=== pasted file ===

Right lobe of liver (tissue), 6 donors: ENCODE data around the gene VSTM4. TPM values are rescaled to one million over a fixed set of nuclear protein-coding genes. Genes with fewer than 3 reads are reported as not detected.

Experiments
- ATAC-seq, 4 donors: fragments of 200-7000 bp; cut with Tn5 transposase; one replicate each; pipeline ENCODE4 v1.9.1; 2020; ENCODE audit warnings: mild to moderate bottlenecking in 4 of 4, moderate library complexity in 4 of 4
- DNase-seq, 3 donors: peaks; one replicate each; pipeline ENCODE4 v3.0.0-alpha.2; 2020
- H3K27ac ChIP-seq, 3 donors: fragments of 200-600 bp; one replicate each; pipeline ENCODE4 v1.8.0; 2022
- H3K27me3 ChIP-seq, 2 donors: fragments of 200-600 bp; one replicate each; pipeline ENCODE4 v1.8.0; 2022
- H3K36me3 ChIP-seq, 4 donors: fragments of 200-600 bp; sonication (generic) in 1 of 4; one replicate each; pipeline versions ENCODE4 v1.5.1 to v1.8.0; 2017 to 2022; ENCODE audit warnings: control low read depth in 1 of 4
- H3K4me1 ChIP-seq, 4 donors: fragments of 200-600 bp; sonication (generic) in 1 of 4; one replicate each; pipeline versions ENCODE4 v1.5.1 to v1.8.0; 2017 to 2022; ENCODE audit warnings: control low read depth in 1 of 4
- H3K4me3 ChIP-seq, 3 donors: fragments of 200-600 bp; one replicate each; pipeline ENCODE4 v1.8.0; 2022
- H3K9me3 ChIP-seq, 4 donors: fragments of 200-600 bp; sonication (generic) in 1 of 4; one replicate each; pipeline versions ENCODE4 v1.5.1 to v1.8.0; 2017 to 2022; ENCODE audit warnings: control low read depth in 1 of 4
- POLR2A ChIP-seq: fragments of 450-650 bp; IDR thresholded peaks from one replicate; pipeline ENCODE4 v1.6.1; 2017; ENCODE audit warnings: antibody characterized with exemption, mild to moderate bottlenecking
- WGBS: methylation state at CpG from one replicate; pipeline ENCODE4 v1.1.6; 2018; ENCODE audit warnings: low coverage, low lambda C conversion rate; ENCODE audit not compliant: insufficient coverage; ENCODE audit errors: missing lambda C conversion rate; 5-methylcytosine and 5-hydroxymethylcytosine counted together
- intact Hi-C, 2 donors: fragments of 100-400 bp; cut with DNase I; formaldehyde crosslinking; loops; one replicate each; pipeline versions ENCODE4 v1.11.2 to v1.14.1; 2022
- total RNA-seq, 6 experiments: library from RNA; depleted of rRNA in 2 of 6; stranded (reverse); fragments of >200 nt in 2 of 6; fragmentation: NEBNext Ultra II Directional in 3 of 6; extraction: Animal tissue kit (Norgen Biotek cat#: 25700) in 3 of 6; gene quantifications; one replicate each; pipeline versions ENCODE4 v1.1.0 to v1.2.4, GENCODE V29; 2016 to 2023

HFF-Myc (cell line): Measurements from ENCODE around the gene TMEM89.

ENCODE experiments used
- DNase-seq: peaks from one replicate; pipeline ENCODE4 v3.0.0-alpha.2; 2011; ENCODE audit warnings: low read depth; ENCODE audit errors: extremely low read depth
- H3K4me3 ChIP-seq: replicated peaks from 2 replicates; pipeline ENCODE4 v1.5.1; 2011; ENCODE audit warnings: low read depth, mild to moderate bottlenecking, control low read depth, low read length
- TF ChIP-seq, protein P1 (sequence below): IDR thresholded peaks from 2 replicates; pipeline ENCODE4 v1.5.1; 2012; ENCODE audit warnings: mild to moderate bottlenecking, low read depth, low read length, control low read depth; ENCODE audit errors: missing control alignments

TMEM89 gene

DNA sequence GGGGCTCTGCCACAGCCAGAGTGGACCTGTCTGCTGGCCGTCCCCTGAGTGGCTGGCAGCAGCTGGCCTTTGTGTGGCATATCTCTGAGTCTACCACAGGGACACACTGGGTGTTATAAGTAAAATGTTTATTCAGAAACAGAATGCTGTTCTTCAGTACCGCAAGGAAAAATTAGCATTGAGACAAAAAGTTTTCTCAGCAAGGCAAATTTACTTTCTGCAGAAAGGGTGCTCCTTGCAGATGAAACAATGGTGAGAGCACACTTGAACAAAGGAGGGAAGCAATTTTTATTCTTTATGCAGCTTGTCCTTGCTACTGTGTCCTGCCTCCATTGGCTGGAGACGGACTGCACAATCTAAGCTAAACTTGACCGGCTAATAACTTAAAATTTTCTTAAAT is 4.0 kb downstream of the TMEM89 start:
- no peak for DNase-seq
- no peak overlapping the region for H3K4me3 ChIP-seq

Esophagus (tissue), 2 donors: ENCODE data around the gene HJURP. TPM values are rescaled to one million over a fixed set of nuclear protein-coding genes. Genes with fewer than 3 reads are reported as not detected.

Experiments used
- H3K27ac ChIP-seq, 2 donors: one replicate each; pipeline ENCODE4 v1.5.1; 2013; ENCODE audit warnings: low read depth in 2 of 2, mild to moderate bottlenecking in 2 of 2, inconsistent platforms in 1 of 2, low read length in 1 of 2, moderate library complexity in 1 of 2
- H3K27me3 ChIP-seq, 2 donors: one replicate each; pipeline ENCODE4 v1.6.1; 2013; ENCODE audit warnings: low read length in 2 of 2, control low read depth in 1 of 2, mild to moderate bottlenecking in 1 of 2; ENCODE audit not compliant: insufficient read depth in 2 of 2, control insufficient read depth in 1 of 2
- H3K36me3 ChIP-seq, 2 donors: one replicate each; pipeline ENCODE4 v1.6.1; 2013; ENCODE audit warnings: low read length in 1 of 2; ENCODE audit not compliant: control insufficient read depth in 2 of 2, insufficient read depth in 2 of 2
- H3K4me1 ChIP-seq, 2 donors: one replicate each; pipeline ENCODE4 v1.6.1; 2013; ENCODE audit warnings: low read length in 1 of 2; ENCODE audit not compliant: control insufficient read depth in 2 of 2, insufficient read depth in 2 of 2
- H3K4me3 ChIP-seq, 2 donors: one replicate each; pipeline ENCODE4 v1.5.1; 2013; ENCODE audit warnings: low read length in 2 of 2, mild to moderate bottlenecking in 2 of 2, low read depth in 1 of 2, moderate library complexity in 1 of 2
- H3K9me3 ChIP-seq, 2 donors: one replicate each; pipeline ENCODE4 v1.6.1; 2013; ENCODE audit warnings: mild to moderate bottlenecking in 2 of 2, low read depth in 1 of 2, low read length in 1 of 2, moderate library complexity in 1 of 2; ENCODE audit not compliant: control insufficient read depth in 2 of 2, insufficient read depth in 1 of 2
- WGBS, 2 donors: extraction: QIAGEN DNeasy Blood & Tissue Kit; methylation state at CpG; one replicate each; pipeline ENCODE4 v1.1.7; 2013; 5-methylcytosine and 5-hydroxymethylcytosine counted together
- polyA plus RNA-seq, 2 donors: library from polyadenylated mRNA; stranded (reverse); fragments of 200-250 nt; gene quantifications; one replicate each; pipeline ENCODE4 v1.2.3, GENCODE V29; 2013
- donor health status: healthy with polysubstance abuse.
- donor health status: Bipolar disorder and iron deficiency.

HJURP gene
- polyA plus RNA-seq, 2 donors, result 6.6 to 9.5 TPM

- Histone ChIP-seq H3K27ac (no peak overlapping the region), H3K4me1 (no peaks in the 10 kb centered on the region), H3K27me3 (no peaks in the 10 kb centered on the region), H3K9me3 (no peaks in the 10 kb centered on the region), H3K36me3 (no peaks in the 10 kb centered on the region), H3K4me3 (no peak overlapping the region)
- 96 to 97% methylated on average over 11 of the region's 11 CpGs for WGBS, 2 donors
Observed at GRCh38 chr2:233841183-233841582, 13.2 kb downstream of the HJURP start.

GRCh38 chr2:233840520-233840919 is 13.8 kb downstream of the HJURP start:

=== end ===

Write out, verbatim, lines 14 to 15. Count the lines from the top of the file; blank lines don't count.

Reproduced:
- total RNA-seq, 6 experiments: library from RNA; depleted of rRNA in 2 of 6; stranded (reverse); fragments of >200 nt in 2 of 6; fragmentation: NEBNext Ultra II Directional in 3 of 6; extraction: Animal tissue kit (Norgen Biotek cat#: 25700) in 3 of 6; gene quantifications; one replicate each; pipeline versions ENCODE4 v1.1.0 to v1.2.4, GENCODE V29; 2016 to 2023

HFF-Myc (cell line): Measurements from ENCODE around the gene TMEM89.